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Deaths on the NHS waiting list double in five years as critics slam ‘decade of underinvestment’ in health service
31 August 2023, 06:57
An estimated number of 120,000 people died last year while on the NHS waiting list for treatment, new figures suggest.
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The number of patients who died while waiting for treatment has doubled in five years, according to new data.
The total number is higher than when the country was in lockdown, as health leaders have attributed the rise to struggles to clear the backlog after the pandemic and NHS strikes.
It comes despite Rishi Sunak’s pledge to cut the NHS waiting list as one of his five key pledges ahead of the next general election.
“These figures are a stark reminder about the potential repercussions of long waits for care. They are heartbreaking for the families who will have lost loved ones and deeply dismaying for NHS leaders, who continue to do all they can in extremely difficult circumstances,” Matthew Taylor, the chief executive of the NHS Confederation, said.
“Covid will have had an impact on these figures – but we can’t get away from the fact that a decade of underinvestment in the NHS has left it with not enough staff, beds and vital equipment, as well as a crumbling estate in urgent need of repair and investment.”
The government has introduced a variety of reforms in a bid to tackle the backlog.
Patients facing the longest waits have been offered the opportunity to travel to different hospitals to skip waiting list queues.
More than 100 ‘one stop shops’ have been opened to carry out scans and tests.
But despite these reforms ministers have warned that waiting lists are anticipated to increase further this winter and may even hit record highs.
The figure was revealed after a Freedom of Information request from the Labour Party revealed more than 30,000 patients who died last year were on waiting lists in England across 35 NHS trusts.
Labour extrapolated this number and found it suggests across all 138 trusts in the country, the total figure for waiting list deaths is an estimated 121,000. Around 40,000 of those who died had waited more than 18 weeks for treatment at their time of death.
It comes after the total number of deaths of patients on waiting lists was an estimated 117,000 in 2021 during the continued struggle against the pandemic.
Whereas five years ago, a similar investigation found that figure to be around 60,000 - meaning the number has seemingly doubled in this time.
The number of people on waiting lists has almost doubled in this time too, rising from four million in 2017-18 to 7.6 million this year.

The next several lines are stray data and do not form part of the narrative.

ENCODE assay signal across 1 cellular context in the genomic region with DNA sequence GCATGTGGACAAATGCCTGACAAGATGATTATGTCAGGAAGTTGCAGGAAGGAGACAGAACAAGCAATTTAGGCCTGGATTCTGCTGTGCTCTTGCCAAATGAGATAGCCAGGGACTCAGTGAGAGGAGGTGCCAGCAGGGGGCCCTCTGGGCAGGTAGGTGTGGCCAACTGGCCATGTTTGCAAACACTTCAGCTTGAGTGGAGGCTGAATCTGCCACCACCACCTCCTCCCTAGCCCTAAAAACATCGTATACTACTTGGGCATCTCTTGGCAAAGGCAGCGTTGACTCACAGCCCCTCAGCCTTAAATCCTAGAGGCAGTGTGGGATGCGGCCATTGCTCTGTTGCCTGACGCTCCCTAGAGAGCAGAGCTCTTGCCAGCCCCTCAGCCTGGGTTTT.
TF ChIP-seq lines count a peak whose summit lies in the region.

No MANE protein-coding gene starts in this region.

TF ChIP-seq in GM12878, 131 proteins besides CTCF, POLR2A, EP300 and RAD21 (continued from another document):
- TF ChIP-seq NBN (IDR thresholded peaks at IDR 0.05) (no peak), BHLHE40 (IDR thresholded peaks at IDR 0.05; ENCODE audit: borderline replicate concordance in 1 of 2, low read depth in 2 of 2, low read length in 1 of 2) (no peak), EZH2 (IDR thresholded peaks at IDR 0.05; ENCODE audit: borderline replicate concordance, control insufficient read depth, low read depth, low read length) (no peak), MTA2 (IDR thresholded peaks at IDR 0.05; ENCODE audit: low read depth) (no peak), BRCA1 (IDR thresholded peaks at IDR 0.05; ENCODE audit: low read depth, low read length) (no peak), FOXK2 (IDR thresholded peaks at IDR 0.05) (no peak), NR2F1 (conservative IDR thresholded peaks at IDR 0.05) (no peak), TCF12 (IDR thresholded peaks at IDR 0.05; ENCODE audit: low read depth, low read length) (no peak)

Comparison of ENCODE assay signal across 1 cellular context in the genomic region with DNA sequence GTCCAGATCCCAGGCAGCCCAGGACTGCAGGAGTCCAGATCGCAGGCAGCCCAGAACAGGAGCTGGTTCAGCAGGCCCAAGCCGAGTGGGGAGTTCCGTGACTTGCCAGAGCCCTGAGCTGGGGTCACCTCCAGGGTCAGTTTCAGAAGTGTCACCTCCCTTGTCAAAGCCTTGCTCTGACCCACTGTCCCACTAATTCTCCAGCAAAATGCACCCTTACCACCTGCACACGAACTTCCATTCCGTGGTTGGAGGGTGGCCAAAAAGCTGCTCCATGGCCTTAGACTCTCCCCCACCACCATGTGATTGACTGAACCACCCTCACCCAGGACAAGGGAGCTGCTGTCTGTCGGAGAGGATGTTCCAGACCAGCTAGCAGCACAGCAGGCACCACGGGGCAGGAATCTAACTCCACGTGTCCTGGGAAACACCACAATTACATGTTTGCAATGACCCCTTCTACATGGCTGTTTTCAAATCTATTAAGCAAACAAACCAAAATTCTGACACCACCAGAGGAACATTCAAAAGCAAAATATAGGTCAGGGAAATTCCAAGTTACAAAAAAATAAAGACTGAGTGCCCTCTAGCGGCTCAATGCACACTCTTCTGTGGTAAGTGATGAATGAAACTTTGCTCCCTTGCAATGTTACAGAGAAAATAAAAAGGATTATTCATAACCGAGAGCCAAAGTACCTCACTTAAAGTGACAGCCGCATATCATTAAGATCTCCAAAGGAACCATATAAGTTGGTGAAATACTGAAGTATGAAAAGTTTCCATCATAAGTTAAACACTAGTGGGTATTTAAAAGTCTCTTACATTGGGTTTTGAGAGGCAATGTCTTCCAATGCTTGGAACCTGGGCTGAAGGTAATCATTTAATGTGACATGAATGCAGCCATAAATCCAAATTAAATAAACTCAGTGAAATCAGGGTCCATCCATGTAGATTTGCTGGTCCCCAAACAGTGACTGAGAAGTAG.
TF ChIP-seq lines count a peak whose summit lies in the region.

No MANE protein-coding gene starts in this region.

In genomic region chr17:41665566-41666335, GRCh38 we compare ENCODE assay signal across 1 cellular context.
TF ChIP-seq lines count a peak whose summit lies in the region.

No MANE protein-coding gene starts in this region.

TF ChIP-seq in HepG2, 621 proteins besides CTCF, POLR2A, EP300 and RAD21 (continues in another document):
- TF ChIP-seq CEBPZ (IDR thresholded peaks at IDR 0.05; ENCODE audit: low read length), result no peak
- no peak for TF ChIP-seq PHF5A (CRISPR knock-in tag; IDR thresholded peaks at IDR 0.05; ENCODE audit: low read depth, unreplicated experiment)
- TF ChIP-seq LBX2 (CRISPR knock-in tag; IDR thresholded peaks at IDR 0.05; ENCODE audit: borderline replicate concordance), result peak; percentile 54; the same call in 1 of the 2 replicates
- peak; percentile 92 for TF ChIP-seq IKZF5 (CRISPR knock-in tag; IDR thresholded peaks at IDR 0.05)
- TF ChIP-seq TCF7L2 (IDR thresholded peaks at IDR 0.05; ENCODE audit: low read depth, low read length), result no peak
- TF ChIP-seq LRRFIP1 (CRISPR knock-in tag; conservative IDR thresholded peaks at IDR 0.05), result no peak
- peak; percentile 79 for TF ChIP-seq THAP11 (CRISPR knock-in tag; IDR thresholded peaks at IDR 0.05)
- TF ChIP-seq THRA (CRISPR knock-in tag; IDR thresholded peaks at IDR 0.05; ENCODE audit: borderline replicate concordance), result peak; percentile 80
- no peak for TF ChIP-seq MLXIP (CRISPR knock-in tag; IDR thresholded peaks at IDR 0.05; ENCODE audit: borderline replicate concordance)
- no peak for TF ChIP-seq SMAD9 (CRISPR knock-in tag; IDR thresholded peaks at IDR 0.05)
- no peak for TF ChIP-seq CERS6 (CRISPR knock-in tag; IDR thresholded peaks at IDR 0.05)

“Record numbers of people are spending their final months in pain and agony, waiting for treatment that never arrives,” shadow health secretary Wes Streeting said.
“The basic promise of the NHS – that it will be there for us when we need it – has been broken. The longer the Conservatives are in office, the longer patients will wait.
“Only Labour can rescue the NHS from this crisis and restore it to good health. We will train the staff needed to treat patients on time again, and reform the service to make it fit for the future.”
Caroline Abrahams, the charity director at Age UK, said: “In the wake of the pandemic, literally millions of older people are stuck on waiting lists for diagnostics and treatment they badly need, so it’s very sad but not surprising that the numbers dying while still on the list are so high.
“In addition, the lives of many more are being blighted by disability, pain and distress, and that’s no way to spend your final months and years.”
Almost one million NHS appointments have been cancelled since NHS strikes started last year.
An NHS spokesman said of the new estimated figures: “This analysis, based on figures from just a quarter of hospital trusts, does not demonstrate a link between waits for elective treatment and deaths, and it would be misleading to suggest it does given that the data do not include the cause of death or any further details on the person’s age and medical conditions.
“The vast majority of the waiting list – about four in five patients – is seen and treated in an outpatient setting rather than requiring inpatient admission, with the latest data showing more than one million patients were treated within 18 weeks in June.”